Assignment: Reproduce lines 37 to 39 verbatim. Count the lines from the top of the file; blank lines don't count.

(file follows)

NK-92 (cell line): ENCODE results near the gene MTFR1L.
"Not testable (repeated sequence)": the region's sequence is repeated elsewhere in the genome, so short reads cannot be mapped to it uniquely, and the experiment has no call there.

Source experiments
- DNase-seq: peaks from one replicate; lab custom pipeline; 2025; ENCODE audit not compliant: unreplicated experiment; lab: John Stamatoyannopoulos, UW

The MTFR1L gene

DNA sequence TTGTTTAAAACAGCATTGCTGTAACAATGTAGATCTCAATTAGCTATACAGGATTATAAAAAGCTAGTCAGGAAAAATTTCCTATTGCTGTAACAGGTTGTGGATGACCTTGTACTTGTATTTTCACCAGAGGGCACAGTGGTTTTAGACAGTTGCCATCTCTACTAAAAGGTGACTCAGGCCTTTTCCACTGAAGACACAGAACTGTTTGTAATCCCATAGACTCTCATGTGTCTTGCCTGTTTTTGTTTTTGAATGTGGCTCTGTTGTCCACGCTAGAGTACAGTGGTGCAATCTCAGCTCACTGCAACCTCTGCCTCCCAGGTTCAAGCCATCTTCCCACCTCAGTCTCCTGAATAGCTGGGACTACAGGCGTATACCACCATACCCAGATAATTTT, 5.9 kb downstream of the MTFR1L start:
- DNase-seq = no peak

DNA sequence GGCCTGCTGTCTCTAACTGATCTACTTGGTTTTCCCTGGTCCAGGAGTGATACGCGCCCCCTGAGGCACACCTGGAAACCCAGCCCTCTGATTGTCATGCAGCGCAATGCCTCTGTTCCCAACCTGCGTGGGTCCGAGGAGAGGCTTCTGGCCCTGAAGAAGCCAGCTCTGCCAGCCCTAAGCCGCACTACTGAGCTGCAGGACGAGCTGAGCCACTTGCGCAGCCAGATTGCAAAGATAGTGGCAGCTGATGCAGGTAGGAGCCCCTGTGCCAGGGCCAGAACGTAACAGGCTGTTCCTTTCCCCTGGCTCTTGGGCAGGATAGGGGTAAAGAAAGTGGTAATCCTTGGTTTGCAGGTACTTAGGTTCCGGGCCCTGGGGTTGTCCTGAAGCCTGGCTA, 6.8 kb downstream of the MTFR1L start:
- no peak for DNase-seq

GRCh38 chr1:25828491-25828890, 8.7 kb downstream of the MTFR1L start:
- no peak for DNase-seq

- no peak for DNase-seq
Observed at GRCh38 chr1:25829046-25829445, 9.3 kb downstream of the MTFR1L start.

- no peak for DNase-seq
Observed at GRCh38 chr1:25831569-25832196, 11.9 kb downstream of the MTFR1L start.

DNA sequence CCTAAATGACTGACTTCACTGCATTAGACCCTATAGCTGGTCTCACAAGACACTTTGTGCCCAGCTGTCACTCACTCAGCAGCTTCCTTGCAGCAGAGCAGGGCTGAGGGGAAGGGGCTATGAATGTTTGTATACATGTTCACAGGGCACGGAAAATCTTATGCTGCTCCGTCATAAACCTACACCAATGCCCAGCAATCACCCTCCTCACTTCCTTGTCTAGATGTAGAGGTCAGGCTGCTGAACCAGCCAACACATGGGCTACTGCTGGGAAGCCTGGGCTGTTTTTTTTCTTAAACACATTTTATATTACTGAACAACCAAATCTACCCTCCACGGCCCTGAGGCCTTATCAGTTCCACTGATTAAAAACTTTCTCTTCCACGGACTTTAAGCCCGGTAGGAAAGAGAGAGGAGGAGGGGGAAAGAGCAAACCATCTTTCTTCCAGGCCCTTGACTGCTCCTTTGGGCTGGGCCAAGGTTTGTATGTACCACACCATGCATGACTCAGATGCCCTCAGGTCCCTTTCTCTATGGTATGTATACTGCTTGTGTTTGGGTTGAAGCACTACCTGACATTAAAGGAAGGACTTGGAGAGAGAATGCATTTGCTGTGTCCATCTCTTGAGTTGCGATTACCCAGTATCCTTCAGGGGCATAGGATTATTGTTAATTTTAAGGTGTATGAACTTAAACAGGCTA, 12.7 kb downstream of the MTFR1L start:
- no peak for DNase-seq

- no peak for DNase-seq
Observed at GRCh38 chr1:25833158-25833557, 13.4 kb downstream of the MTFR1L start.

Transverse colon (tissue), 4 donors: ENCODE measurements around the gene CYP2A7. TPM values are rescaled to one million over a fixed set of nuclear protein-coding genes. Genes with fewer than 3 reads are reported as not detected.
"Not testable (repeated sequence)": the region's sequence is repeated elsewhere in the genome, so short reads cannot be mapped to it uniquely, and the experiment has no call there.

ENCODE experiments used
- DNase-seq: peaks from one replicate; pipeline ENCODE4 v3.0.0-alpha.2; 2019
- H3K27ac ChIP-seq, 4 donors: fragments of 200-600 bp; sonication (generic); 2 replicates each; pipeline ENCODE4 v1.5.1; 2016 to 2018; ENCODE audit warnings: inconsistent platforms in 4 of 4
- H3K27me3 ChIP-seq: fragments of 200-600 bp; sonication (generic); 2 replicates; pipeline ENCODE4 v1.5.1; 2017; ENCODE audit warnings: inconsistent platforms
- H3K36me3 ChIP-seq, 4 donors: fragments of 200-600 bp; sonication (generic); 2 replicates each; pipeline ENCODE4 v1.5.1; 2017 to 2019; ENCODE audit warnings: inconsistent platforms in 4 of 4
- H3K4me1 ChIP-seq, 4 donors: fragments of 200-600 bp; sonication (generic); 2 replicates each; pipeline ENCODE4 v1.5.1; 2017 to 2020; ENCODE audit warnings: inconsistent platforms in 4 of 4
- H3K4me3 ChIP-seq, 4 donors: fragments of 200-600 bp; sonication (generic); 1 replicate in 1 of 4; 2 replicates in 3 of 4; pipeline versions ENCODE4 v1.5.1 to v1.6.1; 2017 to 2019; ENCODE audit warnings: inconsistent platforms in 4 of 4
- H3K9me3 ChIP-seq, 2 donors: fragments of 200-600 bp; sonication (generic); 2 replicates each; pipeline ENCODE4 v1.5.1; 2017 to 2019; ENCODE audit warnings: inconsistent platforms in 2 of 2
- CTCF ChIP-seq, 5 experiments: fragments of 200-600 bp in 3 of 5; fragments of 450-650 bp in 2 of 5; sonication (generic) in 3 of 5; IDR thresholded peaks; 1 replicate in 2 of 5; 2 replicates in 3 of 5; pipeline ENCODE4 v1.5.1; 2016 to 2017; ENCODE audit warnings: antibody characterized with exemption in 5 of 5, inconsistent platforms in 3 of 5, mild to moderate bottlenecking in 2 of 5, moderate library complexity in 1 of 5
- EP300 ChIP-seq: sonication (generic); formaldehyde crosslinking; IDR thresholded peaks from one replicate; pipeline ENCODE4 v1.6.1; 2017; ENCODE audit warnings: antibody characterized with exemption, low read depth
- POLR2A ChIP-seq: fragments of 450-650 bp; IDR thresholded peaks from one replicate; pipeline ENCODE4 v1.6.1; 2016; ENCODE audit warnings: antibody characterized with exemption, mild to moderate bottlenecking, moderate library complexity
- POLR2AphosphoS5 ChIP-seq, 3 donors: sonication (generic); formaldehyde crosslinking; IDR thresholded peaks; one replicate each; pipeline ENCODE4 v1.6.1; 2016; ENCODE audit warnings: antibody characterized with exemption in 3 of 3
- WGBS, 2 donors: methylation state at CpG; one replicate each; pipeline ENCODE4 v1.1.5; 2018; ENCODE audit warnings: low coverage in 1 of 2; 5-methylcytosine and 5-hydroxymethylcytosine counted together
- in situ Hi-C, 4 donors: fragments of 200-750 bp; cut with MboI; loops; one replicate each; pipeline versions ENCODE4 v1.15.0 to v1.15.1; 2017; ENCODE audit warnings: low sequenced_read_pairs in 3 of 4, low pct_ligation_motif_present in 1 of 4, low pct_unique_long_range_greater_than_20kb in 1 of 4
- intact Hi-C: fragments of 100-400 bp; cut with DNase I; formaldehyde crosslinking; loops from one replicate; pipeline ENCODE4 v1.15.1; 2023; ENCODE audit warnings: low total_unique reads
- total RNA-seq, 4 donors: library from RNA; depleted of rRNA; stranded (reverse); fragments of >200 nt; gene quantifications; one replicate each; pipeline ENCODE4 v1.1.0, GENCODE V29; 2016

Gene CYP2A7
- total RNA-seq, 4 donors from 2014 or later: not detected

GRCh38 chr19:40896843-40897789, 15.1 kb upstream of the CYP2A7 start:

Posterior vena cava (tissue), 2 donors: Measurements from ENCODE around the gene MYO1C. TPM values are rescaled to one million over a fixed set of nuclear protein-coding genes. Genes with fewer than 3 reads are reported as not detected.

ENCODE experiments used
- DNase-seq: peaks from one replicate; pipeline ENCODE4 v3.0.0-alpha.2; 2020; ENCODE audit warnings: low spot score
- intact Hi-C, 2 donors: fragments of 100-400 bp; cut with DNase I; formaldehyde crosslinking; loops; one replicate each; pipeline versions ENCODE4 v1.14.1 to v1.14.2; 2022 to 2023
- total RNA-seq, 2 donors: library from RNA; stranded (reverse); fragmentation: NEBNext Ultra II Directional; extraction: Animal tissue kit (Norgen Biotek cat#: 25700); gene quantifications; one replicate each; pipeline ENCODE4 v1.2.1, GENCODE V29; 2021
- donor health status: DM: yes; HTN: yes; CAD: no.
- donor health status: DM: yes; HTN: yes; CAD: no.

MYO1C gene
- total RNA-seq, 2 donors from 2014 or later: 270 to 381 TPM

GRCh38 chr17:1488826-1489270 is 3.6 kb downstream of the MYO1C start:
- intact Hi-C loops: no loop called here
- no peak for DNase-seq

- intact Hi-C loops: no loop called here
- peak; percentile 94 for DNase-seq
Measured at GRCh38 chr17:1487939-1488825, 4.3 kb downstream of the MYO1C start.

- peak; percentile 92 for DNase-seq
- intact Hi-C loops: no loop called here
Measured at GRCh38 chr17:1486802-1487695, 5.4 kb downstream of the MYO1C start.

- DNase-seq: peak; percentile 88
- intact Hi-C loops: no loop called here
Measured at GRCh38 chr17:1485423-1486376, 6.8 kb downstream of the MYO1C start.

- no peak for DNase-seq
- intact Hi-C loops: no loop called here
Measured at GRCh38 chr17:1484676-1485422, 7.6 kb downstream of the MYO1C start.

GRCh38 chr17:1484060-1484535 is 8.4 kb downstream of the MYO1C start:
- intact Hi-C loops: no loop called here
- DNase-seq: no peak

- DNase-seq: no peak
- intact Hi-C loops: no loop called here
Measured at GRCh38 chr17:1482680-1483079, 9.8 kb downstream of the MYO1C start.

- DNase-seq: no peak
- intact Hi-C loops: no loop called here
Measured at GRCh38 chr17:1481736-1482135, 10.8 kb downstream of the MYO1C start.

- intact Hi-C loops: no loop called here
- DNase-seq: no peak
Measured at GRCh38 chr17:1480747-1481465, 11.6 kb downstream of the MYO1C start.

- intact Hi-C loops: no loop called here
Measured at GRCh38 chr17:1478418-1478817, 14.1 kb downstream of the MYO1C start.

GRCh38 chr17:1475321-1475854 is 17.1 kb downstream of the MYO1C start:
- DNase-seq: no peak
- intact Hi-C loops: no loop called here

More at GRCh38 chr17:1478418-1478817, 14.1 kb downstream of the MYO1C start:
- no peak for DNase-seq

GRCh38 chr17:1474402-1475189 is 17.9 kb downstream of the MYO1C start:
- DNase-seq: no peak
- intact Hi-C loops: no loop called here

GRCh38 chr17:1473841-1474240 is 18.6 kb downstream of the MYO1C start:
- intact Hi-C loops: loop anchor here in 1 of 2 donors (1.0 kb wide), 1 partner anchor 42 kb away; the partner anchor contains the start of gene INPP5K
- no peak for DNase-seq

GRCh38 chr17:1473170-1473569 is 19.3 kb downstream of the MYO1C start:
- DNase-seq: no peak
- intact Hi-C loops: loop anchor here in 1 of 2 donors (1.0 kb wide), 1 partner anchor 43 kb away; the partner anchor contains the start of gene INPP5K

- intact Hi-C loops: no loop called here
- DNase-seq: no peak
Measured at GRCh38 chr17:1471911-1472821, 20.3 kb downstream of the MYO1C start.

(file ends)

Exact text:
- total RNA-seq, 4 donors: library from RNA; depleted of rRNA; stranded (reverse); fragments of >200 nt; gene quantifications; one replicate each; pipeline ENCODE4 v1.1.0, GENCODE V29; 2016

Gene CYP2A7
- total RNA-seq, 4 donors from 2014 or later: not detected